Education in the Time of the Pandemic

Unlike Rhode Island, Massachusetts left the extent of distance learning up to local districts and discouraged the introduction of new material during this time, so some districts are doing little to nothing at all.  At least in some districts, therefore, the COVID-19 shutdown has meant an extended paid vacation for government-school teachers in Massachusetts.  That puts this story in a particular sort of context:

The unions representing the state’s teachers are now upping the pressure on Gov. Charlie Baker to keep schools closed for the rest of the school year.

School closures last until May 4, and Baker said there is some desire to see schools reopen before the end of the year.

The Massachusetts Teachers Association released a statement Monday night saying in part:

“Understanding that Massachusetts remains a COVID-19 hotspot, it seems unlikely that definitive assurances will be possible to allow for a reopening before the end of this school year,” the group said.

Sure, when there’s essentially zero chance you’ll join the “nearly 30 million Americans [who] have now filed jobless claims in the last five weeks,” you can insist on “definitive assurances.”  Whatever that means, it’s unlikely to include anything like the necessary flexibility to adapt quickly and put adult demands aside for the sake of a generation who is experiencing unprecedented disruption to their educations.

In this aspect of her COVID-19 response, Rhode Island Governor Gina Raimondo has done well.  The Boston Globe’s Dan McGowan reports that the governor is expected to extend “distance learning” through the end of this school year, but that means something different in RI than in MA — something a little closer to severe inconvenience rather than a complete loss.  As the husband of a Rhode Island teacher, I can attest that this is made possible only with the flexibility and dedication of teachers, who gave up a vacation and are in many cases doing more work and spending more of their own money than they otherwise would — especially those who weren’t already familiar with the relevant technology.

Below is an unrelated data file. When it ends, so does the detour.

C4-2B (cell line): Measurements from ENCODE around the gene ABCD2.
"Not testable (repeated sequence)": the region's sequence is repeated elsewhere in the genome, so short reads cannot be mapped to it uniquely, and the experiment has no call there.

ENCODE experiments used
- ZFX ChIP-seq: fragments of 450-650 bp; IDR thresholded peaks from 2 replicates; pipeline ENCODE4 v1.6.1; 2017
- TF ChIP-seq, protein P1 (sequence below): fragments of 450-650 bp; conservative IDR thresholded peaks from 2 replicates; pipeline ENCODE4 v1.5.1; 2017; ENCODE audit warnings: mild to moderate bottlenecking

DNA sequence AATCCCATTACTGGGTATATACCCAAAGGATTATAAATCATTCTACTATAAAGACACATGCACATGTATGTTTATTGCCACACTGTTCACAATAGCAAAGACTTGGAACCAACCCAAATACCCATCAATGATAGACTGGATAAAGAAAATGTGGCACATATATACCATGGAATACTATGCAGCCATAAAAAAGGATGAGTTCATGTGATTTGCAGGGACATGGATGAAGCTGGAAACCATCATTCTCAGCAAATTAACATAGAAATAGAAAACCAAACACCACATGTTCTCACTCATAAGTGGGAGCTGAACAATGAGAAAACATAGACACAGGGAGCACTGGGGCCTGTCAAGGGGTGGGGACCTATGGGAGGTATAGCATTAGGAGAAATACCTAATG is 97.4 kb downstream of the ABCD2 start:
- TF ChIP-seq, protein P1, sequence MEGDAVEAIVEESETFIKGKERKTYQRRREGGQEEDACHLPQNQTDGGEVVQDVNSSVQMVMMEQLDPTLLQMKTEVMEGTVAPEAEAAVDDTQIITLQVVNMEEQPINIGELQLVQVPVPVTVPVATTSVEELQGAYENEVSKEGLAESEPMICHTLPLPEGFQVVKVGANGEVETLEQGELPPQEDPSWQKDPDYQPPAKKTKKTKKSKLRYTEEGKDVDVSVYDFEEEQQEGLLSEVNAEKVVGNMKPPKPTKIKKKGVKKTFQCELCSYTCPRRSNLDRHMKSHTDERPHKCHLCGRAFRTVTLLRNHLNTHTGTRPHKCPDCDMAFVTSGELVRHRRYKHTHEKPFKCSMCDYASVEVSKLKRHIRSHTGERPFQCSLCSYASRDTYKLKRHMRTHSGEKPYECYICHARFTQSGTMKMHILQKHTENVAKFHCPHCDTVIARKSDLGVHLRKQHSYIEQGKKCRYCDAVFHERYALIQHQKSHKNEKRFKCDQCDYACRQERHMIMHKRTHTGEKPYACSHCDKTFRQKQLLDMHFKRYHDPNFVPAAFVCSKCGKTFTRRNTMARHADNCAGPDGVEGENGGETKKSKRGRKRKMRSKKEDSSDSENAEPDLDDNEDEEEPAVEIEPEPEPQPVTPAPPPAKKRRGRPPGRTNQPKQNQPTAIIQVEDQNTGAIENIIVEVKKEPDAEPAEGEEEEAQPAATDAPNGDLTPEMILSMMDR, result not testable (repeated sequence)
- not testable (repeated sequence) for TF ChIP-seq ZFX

As seems to happen more often than its population size should lead one to expect, Tiverton has emerged as an illustration of the broader political point.  Here, the superintendent and school committee just put the local teachers union president, Amy Mullen, on unpaid leave, with the intention not to renew her employment after the school year.  The reason apparently has to do with her behavior as union president while the district was attempting to get up and running with the new reality.

Typically in these circumstances, the law silences the administration as to the details while the unionist is free to say whatever she wants.  Familiarity with the members of the school committee, however, leads me to expect that the firing must have been well justified.  Familiarity with Amy Mullen points toward the same conclusion.  According to the Sakonnet Times, Mullen has been the union president for 20 of the 25 years she’s been a teacher in town, which means that she has very little experience as a teacher without the politics of the union front and center in her activities.

As with so much else, the COVID-19 crisis is bringing to the fore all of the trade-offs we’ve unthinkingly accepted during normal times, and if there is to be a positive turn after the pandemic, perhaps it will come from the education that all of us have been receiving.  If we learn the lessons, we can ensure that our education system, our economy, and our entire state experiences a sort of post-plague renaissance when this is all over.

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